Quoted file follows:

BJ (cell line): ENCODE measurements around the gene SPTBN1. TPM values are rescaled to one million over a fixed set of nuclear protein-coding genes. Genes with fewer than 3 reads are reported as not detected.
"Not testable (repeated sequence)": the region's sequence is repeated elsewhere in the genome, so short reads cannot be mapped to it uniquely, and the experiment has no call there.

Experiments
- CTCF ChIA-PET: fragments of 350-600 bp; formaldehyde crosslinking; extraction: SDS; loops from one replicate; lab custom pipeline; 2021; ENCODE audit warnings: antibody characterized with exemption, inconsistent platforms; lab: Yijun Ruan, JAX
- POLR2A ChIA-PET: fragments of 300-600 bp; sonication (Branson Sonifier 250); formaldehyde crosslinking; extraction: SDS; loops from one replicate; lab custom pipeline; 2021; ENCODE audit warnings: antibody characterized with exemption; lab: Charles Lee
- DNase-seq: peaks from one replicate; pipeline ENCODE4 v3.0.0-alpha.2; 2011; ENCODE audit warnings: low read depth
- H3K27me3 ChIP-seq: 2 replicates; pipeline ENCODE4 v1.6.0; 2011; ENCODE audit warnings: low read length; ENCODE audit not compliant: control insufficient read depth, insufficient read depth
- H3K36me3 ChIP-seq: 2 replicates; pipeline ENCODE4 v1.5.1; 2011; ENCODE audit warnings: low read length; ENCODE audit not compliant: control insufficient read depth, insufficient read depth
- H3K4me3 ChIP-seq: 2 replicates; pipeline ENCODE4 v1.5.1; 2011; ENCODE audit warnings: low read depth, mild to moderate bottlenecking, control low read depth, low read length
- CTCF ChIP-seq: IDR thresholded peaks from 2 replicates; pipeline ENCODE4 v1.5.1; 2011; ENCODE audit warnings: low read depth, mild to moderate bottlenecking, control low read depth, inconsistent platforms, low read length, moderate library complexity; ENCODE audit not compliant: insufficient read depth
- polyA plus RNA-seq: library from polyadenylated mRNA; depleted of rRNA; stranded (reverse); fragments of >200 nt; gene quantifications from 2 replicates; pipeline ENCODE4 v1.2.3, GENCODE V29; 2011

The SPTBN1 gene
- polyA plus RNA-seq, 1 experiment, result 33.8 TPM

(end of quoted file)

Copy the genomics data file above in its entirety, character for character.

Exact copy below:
BJ (cell line): ENCODE measurements around the gene SPTBN1. TPM values are rescaled to one million over a fixed set of nuclear protein-coding genes. Genes with fewer than 3 reads are reported as not detected.
"Not testable (repeated sequence)": the region's sequence is repeated elsewhere in the genome, so short reads cannot be mapped to it uniquely, and the experiment has no call there.

Experiments
- CTCF ChIA-PET: fragments of 350-600 bp; formaldehyde crosslinking; extraction: SDS; loops from one replicate; lab custom pipeline; 2021; ENCODE audit warnings: antibody characterized with exemption, inconsistent platforms; lab: Yijun Ruan, JAX
- POLR2A ChIA-PET: fragments of 300-600 bp; sonication (Branson Sonifier 250); formaldehyde crosslinking; extraction: SDS; loops from one replicate; lab custom pipeline; 2021; ENCODE audit warnings: antibody characterized with exemption; lab: Charles Lee
- DNase-seq: peaks from one replicate; pipeline ENCODE4 v3.0.0-alpha.2; 2011; ENCODE audit warnings: low read depth
- H3K27me3 ChIP-seq: 2 replicates; pipeline ENCODE4 v1.6.0; 2011; ENCODE audit warnings: low read length; ENCODE audit not compliant: control insufficient read depth, insufficient read depth
- H3K36me3 ChIP-seq: 2 replicates; pipeline ENCODE4 v1.5.1; 2011; ENCODE audit warnings: low read length; ENCODE audit not compliant: control insufficient read depth, insufficient read depth
- H3K4me3 ChIP-seq: 2 replicates; pipeline ENCODE4 v1.5.1; 2011; ENCODE audit warnings: low read depth, mild to moderate bottlenecking, control low read depth, low read length
- CTCF ChIP-seq: IDR thresholded peaks from 2 replicates; pipeline ENCODE4 v1.5.1; 2011; ENCODE audit warnings: low read depth, mild to moderate bottlenecking, control low read depth, inconsistent platforms, low read length, moderate library complexity; ENCODE audit not compliant: insufficient read depth
- polyA plus RNA-seq: library from polyadenylated mRNA; depleted of rRNA; stranded (reverse); fragments of >200 nt; gene quantifications from 2 replicates; pipeline ENCODE4 v1.2.3, GENCODE V29; 2011

The SPTBN1 gene
- polyA plus RNA-seq, 1 experiment, result 33.8 TPM